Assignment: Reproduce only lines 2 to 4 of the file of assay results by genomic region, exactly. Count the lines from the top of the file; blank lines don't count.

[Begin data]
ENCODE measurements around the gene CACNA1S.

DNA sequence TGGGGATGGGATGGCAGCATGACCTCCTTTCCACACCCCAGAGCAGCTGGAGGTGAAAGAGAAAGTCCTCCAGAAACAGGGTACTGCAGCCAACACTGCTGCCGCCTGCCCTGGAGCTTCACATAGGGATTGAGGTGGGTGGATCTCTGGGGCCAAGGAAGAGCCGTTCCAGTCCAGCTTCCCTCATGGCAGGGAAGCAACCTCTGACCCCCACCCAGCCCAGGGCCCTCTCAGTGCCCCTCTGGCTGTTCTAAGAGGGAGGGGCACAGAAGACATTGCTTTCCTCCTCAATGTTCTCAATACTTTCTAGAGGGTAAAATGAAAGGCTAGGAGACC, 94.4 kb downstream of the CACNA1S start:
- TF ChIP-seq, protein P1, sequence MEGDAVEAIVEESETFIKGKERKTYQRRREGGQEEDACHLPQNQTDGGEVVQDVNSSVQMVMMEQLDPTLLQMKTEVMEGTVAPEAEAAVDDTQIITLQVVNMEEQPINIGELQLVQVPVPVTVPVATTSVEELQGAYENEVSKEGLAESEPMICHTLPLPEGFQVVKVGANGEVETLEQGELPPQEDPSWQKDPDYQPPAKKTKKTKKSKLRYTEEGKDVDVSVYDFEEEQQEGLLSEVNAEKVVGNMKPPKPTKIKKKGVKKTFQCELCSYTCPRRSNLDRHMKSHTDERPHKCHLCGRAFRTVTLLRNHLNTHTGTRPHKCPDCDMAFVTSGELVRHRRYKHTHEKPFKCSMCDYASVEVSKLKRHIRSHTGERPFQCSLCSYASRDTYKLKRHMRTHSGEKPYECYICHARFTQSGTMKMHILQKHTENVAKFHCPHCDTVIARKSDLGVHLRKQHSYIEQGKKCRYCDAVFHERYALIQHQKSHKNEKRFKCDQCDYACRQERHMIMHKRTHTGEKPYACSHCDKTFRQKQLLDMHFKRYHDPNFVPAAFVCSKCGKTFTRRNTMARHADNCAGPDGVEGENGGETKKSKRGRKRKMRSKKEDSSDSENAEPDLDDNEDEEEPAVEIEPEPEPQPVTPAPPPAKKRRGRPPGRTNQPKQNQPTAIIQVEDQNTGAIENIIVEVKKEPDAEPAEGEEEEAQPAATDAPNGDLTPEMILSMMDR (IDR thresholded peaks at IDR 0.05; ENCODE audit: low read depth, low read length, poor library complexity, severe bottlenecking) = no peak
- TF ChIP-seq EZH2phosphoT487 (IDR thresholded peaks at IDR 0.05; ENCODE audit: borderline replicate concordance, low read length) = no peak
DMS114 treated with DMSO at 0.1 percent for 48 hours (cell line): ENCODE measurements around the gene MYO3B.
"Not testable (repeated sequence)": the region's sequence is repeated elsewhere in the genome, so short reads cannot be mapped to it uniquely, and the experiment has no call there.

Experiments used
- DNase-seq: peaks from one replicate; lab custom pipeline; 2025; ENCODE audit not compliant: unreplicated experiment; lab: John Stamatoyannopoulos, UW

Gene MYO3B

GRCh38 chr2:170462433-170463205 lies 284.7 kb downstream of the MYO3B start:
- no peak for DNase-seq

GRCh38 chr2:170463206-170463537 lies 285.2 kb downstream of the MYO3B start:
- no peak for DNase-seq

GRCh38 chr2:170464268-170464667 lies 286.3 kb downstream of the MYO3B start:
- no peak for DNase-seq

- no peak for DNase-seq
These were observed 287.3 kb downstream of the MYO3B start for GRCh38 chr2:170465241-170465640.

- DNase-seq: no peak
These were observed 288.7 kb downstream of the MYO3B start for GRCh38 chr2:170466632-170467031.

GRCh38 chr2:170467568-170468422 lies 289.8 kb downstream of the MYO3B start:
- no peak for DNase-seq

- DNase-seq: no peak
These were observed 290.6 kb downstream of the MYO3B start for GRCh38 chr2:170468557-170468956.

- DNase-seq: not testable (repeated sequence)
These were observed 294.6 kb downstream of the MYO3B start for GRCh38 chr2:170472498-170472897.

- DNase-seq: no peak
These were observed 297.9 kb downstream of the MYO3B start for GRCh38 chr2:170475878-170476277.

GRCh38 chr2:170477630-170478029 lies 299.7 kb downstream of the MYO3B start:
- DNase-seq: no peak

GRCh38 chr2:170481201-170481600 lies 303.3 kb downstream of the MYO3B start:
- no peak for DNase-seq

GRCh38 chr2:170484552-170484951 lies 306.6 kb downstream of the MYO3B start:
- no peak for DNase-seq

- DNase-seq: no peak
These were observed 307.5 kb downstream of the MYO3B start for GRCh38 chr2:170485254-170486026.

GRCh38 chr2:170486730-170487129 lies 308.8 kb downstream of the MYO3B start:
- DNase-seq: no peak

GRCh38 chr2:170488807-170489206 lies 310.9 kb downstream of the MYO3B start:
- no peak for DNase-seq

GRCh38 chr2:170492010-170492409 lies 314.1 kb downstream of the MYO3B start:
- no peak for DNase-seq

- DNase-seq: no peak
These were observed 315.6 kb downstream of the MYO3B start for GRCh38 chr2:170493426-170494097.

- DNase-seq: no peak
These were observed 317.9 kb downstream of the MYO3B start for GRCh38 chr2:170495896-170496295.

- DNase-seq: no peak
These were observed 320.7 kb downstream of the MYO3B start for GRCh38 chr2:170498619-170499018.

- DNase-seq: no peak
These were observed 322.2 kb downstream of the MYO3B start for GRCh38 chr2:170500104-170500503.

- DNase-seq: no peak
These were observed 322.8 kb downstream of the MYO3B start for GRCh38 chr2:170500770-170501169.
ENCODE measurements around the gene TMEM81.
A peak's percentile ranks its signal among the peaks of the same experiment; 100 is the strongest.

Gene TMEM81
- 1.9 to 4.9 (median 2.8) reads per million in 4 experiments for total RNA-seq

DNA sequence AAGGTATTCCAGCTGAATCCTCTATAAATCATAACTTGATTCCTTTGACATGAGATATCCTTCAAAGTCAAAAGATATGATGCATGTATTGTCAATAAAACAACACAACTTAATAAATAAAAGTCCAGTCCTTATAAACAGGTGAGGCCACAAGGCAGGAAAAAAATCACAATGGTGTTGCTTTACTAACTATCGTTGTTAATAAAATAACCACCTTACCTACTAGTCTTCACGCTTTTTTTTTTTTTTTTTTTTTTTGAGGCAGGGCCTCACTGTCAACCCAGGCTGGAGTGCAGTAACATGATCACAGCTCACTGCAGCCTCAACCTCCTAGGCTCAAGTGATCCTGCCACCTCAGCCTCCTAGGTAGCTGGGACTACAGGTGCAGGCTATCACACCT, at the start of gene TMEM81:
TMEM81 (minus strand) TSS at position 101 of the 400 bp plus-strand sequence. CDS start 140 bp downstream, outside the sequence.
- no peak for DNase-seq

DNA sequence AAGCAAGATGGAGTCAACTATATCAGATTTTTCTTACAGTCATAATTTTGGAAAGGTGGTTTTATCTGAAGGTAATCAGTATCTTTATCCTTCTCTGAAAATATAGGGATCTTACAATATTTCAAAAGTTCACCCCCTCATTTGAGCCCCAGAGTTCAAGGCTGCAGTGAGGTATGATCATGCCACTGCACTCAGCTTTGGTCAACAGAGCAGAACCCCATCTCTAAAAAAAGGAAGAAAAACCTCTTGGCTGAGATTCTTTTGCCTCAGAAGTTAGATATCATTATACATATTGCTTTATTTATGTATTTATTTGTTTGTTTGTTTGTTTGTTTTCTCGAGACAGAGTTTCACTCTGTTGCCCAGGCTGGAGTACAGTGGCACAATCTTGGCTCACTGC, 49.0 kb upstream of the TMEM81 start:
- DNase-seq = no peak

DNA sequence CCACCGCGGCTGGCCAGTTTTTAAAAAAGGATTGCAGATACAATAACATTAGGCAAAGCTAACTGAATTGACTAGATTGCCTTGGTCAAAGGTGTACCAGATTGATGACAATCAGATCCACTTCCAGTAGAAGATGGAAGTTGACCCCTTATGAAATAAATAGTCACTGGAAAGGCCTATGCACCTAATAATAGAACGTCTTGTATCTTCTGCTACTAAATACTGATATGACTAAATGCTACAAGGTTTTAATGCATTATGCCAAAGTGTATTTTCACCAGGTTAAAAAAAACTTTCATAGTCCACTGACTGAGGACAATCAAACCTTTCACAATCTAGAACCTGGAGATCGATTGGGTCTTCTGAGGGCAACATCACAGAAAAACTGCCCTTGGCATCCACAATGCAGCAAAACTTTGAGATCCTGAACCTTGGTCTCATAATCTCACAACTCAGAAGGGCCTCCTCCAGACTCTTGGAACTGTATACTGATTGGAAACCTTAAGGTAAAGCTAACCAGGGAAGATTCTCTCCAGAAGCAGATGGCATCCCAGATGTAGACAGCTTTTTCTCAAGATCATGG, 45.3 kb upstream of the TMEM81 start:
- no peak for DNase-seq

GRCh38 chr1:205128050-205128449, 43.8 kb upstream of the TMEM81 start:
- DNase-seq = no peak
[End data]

DNA sequence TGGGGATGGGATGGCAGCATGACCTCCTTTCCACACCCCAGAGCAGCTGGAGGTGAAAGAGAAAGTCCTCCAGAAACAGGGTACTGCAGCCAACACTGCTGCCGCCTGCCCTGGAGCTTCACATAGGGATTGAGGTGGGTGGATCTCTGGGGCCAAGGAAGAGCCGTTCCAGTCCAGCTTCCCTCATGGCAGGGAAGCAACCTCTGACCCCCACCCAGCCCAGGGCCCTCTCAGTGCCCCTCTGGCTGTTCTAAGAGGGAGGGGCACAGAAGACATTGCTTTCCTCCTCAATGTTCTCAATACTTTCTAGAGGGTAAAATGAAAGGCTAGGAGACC, 94.4 kb downstream of the CACNA1S start:
- TF ChIP-seq, protein P1, sequence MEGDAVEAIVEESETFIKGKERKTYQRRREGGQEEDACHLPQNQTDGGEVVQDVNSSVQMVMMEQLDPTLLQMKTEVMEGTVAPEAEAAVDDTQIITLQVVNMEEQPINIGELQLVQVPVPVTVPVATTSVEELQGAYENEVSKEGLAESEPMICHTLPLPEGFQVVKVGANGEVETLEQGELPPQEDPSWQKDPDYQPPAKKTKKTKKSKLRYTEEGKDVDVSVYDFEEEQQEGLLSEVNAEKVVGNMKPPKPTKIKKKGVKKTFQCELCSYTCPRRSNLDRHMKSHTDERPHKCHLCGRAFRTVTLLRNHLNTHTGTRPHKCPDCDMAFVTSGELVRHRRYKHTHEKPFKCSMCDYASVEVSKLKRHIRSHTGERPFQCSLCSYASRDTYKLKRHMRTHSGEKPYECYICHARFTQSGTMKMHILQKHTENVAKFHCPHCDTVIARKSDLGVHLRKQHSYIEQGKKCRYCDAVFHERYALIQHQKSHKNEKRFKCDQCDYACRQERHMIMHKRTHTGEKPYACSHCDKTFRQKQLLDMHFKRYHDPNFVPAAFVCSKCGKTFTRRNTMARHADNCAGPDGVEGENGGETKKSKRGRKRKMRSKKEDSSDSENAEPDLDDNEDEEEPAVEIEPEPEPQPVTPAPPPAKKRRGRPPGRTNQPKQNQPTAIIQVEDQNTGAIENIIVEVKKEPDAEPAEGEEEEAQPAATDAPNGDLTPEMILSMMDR (IDR thresholded peaks at IDR 0.05; ENCODE audit: low read depth, low read length, poor library complexity, severe bottlenecking) = no peak
- TF ChIP-seq EZH2phosphoT487 (IDR thresholded peaks at IDR 0.05; ENCODE audit: borderline replicate concordance, low read length) = no peak